The French league's ruling body, the LFP, ruled earlier this year that all professional clubs must be set up as French companies for tax purposes, a decision that was made targeting Monaco.
Monaco benefit from highly favourable tax laws in the principality compared to those in place in France itself, meaning operating costs are significantly lower for the club owned by Russian billionaire Dmitry Rybolovlev.
Their rivals claim that gives them an unfair advantage, but Vasilyev said in an interview with sports daily L'Equipe on Saturday that Monaco's position was clear.
"There have been no recent discussions, but I still don't understand why the people who run French football can't see the advantage of having Monaco in the French league. To improve television rights, fill stadiums and attract investors," Vasilyev was quoted as saying.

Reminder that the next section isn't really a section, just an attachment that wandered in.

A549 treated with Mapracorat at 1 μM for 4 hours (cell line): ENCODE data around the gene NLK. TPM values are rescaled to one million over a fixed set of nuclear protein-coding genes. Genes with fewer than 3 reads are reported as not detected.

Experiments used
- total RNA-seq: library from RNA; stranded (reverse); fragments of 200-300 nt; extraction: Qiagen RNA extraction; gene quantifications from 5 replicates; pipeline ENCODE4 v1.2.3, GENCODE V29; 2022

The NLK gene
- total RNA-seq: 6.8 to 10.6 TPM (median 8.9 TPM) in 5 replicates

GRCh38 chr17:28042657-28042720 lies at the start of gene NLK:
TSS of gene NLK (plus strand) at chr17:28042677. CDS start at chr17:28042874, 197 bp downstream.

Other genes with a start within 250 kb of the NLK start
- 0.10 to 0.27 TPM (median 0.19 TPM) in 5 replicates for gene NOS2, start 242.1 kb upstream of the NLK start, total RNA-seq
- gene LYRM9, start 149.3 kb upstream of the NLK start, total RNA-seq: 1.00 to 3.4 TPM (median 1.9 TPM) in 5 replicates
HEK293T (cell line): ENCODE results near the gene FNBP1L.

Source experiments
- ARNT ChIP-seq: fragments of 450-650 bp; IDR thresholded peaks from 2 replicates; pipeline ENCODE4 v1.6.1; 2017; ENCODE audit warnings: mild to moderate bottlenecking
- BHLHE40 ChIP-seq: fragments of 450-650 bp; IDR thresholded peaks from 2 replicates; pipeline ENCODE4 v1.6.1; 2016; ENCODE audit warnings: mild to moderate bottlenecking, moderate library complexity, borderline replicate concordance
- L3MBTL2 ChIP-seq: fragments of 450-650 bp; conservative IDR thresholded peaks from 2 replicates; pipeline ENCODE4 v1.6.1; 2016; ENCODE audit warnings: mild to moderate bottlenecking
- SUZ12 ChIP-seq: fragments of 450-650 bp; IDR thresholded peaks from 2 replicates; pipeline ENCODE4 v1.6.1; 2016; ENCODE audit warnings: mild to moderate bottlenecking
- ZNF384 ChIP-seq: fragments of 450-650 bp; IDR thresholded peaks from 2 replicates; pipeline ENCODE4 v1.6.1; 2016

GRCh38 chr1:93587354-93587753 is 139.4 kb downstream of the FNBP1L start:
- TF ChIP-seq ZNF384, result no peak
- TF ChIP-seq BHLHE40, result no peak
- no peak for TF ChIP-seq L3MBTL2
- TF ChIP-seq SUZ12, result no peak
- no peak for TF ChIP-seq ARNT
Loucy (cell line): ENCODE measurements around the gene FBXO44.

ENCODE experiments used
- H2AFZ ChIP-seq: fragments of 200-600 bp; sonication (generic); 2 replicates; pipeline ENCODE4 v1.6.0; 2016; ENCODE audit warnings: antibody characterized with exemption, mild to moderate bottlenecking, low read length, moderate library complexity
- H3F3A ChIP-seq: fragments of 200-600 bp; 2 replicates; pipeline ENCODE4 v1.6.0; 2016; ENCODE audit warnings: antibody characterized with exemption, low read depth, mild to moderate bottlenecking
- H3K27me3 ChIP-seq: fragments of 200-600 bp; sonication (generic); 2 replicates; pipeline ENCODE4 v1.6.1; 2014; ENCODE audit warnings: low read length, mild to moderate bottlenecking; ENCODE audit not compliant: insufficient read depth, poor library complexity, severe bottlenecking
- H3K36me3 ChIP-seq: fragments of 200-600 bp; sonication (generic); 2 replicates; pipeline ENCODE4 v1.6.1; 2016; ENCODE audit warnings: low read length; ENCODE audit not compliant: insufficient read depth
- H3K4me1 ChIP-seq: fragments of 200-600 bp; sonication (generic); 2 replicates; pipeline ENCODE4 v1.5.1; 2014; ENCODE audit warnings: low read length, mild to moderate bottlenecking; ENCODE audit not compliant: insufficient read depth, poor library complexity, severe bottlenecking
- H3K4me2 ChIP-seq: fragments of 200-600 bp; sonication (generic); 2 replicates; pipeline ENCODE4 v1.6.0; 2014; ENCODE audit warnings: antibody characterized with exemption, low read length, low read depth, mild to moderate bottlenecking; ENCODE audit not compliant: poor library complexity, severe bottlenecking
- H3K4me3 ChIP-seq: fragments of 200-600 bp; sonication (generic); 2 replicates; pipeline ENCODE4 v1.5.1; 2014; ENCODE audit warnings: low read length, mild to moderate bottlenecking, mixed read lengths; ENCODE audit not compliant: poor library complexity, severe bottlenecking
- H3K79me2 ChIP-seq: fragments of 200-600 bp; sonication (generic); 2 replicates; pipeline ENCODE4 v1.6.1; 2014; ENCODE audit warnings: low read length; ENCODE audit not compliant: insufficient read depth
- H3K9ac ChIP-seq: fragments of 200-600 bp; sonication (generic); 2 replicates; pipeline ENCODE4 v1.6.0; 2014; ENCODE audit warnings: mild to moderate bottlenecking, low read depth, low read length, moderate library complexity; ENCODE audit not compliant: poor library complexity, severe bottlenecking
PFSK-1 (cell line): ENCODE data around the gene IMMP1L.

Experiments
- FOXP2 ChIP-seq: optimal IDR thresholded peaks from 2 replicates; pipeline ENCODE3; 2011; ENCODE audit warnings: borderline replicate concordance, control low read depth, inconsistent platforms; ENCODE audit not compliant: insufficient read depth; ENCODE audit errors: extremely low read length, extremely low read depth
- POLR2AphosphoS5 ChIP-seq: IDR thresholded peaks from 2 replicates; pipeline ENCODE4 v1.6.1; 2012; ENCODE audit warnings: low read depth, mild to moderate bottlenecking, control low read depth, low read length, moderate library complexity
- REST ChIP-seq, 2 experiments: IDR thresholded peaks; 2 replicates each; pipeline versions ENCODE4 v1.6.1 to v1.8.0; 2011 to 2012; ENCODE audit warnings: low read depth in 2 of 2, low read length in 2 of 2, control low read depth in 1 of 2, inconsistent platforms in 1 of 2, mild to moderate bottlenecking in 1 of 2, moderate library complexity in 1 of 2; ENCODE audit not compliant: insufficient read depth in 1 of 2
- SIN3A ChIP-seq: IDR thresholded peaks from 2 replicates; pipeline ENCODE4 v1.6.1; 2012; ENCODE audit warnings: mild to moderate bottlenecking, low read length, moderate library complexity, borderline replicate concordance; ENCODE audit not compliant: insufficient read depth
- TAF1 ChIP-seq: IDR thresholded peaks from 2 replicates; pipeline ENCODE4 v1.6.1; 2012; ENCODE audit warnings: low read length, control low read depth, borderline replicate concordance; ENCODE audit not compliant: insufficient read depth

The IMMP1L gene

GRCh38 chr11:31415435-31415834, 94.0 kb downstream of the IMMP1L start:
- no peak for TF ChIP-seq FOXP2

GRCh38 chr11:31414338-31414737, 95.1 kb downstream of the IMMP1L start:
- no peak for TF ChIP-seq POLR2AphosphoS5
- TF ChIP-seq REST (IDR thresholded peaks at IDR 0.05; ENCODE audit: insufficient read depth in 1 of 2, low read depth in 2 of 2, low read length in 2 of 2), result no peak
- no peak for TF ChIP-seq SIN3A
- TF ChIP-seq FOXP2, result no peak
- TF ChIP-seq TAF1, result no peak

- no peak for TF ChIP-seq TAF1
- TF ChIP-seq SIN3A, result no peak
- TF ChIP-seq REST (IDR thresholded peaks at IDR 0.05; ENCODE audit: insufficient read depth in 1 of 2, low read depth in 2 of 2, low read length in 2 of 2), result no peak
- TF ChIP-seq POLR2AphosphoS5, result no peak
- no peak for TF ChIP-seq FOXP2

"We have said it and repeat it: we will not move our headquarters (for tax purposes). We are a Monegasque company, working under Monegasque laws. Our social charges are paid in Monaco. That is clear. There is no possibility (of changing)."
Last week, the French government exempted Monaco from paying a controversial 75 percent tax rate on earnings over 1 million euros ($1.37m) that will be introduced in 2014.
France's professional clubs had threatened to strike on the weekend of November 30-December 1 if they were not all exempted from the tax, but later withdrew that threat.
Meanwhile, on the pitch Monaco missed out on a chance to go top of Ligue 1 with a surprise home defeat to Valenciennes on Friday evening. Star striker Falcao failed to convert a penalty on his return as the hosts slumped to a 1-2 loss to a side who are in France's bottom three.